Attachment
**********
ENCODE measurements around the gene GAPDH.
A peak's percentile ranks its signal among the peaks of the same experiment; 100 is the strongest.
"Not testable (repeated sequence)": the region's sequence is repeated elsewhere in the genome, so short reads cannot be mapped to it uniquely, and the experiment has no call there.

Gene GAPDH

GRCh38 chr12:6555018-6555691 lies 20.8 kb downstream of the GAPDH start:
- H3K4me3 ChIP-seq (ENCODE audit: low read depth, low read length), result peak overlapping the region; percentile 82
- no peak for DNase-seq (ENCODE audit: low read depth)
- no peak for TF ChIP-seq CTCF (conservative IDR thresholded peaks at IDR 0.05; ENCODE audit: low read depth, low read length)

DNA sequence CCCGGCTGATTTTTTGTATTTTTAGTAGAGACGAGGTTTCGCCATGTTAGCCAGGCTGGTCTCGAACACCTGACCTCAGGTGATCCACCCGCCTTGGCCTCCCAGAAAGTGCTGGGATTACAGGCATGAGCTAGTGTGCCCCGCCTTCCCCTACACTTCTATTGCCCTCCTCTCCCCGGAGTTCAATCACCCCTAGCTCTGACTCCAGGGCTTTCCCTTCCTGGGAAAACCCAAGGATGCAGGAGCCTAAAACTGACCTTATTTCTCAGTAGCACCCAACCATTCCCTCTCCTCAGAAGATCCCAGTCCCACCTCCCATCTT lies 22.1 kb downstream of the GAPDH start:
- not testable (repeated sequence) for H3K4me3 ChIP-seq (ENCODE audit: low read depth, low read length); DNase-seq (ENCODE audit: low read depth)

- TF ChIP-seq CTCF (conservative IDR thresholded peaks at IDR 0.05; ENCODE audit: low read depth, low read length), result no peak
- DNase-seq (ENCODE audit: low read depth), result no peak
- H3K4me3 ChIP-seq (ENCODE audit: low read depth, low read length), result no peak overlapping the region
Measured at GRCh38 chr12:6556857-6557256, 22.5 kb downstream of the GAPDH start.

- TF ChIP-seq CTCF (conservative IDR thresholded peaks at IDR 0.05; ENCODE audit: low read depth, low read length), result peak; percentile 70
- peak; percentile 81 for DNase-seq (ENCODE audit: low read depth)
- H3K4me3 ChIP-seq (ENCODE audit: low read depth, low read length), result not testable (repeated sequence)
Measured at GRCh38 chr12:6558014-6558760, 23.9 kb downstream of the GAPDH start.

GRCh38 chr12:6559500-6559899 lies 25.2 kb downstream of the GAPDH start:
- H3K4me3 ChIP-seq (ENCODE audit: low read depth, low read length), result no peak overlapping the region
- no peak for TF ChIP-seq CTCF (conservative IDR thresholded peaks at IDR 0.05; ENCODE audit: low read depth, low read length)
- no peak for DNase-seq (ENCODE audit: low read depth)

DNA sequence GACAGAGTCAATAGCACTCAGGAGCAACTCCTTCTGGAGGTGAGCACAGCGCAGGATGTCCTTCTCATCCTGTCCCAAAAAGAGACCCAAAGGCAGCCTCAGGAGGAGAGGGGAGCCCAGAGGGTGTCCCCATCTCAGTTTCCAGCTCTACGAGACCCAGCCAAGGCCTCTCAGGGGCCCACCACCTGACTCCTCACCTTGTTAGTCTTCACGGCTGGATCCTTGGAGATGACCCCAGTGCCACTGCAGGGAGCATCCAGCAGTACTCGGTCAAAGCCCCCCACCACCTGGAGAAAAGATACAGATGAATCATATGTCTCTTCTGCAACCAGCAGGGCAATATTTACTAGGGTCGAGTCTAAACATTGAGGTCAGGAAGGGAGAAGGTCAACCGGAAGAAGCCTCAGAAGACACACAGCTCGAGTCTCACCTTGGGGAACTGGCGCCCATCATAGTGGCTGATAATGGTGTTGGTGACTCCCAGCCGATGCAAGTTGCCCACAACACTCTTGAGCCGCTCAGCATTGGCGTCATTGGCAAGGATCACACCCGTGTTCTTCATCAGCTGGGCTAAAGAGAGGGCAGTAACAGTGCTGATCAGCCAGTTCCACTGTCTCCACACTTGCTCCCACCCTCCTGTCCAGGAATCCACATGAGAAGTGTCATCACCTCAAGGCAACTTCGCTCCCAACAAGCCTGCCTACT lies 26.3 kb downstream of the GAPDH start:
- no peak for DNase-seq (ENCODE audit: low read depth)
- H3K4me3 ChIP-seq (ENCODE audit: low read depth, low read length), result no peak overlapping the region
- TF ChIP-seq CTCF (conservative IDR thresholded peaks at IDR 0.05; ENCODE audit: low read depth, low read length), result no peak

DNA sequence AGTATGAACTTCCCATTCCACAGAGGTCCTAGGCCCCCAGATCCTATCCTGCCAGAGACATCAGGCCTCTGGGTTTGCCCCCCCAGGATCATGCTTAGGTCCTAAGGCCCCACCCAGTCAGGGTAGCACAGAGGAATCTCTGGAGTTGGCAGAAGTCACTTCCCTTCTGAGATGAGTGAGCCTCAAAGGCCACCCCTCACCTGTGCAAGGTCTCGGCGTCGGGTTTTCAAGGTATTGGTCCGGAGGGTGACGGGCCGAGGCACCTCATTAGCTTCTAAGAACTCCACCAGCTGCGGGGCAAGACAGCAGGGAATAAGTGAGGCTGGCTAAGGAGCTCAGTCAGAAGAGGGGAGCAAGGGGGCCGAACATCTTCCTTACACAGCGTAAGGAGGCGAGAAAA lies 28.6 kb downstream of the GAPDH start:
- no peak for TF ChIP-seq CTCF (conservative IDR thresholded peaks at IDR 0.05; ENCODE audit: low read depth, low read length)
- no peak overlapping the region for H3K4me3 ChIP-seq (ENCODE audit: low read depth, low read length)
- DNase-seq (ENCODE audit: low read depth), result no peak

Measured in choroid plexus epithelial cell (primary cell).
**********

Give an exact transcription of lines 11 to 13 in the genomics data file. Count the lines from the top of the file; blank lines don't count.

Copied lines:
- TF ChIP-seq CTCF (conservative IDR thresholded peaks at IDR 0.05; ENCODE audit: low read depth, low read length), result no peak
- DNase-seq (ENCODE audit: low read depth), result no peak
- H3K4me3 ChIP-seq (ENCODE audit: low read depth, low read length), result no peak overlapping the region